Class Standing and GPA Computation

Please Note:  The following applies only to students who started law school at the University of Wisconsin Law School prior to September 2005:  

The rules about what University of Wisconsin Law School students can and should say about their GPAs, class standing, etc., can be confusing. The rules, and an explanation of how to correctly calculate your GPA, are described below.

Class Standing

Rule 4.02 of the Law School Rules states that "The Law School will no longer make available or routinely prepare students' class rank, but will make available a student's GPA, plus a graph of class distribution." For that reason, individual class rank information is not available to students. Instead, each semester the Registrar's office issues a graph that shows where a given GPA falls, percentage-wise, within that student's class. The graph is issued in 5% increments.

Calculating Your GPA

Under the Law School's grading system, the highest possible grade in any course is a 95, and the lowest possible grade is a 65. Your GPA, therefore, is always going to be a number between 65 and 95. Your GPA should NOT be stated on or converted into a 4.0 scale. Because a half-point difference in GPA can mean a substantial difference in class standing, you should always present your GPA to the tenth of a point (e.g., 84.3). Do not round it to the nearest whole number; round it only to the nearest tenth of a point.

To calculate your GPA, begin by disregarding any courses in which you received a letter grade or a grade of S. Those grades do NOT factor into your cumulative average. Then, for each course you have completed in which you received a numerical grade, multiply the grade you received times the number of credits you earned in the course. When you have done that for each course, add the points for each numerically graded course together, and divide by the total number of numerically-graded credits, and the quotient will be your GPA.

If, for example, in the fall of your first year you received an 80 in Contracts (4 cr.), an 81 in Civil Procedure I (4 credits), an 84 in Torts I (4 credits), an 85 in Legal Research and Writing, and an 89 in Intro to Substantive Criminal Law, your GPA for that semester would be an 83.6, calculated as follows:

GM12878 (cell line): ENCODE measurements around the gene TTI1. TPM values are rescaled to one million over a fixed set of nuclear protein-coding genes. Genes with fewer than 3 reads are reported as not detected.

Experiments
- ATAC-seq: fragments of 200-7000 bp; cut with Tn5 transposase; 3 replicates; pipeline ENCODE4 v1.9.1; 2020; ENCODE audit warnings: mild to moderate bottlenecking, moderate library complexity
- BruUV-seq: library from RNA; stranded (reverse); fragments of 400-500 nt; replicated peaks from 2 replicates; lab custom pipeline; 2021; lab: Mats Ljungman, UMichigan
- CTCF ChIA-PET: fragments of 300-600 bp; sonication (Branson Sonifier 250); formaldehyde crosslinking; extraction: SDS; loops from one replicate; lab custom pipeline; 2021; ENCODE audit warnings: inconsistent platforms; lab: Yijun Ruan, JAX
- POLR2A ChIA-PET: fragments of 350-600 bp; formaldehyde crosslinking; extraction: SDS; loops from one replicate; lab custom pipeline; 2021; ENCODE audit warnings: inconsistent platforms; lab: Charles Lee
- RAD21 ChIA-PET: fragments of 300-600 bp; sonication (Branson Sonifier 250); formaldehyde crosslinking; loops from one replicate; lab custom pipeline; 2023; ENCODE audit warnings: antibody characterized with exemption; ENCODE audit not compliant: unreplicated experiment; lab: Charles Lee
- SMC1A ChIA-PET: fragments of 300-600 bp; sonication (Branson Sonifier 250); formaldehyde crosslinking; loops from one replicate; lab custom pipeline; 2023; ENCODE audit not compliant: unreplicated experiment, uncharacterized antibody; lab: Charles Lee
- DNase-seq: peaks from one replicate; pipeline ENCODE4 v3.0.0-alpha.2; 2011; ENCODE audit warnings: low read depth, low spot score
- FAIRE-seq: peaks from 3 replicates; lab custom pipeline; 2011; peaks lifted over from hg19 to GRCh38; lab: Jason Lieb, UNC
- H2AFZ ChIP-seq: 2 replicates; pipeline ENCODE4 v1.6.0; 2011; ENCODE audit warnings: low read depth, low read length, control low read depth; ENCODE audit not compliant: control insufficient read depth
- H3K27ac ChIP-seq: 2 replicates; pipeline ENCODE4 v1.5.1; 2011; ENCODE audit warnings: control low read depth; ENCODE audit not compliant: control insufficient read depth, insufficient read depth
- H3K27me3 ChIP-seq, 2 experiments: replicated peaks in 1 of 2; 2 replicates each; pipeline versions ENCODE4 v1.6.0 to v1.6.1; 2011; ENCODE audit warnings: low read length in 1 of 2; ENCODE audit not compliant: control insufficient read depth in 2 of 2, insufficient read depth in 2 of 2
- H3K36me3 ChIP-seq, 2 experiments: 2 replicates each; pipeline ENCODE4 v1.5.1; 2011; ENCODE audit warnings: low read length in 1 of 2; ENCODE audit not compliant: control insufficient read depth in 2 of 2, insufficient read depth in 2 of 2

Contracts I

4 cr. x 80

=

320
Civ Pro I

4 cr. x 81

=

324
Torts I

4 cr. x 84

=

336
Legal R & W

1 cr. x 85

=
85
Criminal Law

4 cr. x 89

=

356
Total points 

=

1421 points
divided by 17 numerical credits 

=

83.58, rounded to 83.6

As the semesters go by, you continue to make the same calculation, always carrying forward your total number of numerically graded credits. If in the spring semester of your first year you get an 81 in Property (5 cr.), an 84 in Legal Research and Writing, an 83 in Criminal Procedure, and a 79 in Civ Pro II, you calculate your cumulative GPA as follows:

Carried Forward 

=

1421 points
Property

5 cr. x 81

=

405
Legal Research

2 cr. x 84

= 168
Crim Pro

3 cr. x 83

=

249
Civ Pro II

3 cr. x 79

=

237
  

=

2480
divided by 30 numerical credits 

=

82.66, rounded to 82.7

You are not required to include information about your GPA or class standing on your resume. If, however, you do decide to include it, be sure it is correct. Employers routinely call the Law School Registrar's office asking for confirmation that a law student's GPA or class standing as represented on the student's resume is accurate. The Registrar is not free to release information about your GPA or class standing to a third party, but does either "confirm" or "not confirm" any information the student has provided to the employer. It is critical, therefore, that you not make mistakes in calculating your GPA, since an employer might assume that your mistake was a deliberate misrepresentation rather than an innocent mistake.

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